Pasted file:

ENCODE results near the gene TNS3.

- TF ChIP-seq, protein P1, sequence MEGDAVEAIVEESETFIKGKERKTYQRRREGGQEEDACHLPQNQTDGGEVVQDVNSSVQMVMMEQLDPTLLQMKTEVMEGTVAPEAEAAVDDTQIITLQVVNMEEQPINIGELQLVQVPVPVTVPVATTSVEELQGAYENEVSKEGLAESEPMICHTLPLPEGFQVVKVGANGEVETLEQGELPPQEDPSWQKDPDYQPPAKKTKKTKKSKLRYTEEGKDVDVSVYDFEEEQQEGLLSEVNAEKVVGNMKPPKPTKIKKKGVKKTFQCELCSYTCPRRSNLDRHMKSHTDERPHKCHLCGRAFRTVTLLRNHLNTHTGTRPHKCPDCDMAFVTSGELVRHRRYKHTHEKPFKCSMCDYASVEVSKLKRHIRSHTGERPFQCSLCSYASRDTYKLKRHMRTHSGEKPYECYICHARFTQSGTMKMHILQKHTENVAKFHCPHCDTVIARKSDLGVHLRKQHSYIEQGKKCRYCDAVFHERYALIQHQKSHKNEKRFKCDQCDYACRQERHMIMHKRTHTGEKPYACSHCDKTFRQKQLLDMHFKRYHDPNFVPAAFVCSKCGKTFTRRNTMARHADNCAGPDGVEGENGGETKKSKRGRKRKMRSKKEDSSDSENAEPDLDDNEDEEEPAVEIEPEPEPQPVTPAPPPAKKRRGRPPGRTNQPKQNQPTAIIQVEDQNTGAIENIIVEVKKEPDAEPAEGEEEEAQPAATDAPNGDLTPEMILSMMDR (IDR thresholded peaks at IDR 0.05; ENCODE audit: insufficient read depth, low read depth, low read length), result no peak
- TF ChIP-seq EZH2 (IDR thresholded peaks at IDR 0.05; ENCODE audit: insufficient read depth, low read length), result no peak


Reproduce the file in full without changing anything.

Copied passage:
ENCODE results near the gene TNS3.

- TF ChIP-seq, protein P1, sequence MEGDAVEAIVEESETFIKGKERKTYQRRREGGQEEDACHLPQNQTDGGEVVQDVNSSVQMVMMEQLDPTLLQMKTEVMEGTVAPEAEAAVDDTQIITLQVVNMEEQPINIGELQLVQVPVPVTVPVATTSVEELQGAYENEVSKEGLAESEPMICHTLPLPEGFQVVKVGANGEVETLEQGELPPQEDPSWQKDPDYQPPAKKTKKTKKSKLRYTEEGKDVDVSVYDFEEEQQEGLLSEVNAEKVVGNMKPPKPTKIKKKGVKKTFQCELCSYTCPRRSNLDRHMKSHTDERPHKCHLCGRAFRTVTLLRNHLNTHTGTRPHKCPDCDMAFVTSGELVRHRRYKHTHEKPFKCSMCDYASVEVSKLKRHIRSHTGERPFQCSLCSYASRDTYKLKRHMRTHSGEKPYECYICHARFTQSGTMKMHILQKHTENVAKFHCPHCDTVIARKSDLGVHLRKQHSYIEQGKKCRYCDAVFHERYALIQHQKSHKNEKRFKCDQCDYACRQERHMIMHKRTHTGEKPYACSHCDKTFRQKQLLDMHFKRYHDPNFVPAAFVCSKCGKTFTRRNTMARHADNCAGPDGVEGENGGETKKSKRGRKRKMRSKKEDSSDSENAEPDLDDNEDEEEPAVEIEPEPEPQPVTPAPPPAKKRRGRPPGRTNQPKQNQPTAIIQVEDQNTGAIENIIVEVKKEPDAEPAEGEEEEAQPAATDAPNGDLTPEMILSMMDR (IDR thresholded peaks at IDR 0.05; ENCODE audit: insufficient read depth, low read depth, low read length), result no peak
- TF ChIP-seq EZH2 (IDR thresholded peaks at IDR 0.05; ENCODE audit: insufficient read depth, low read length), result no peak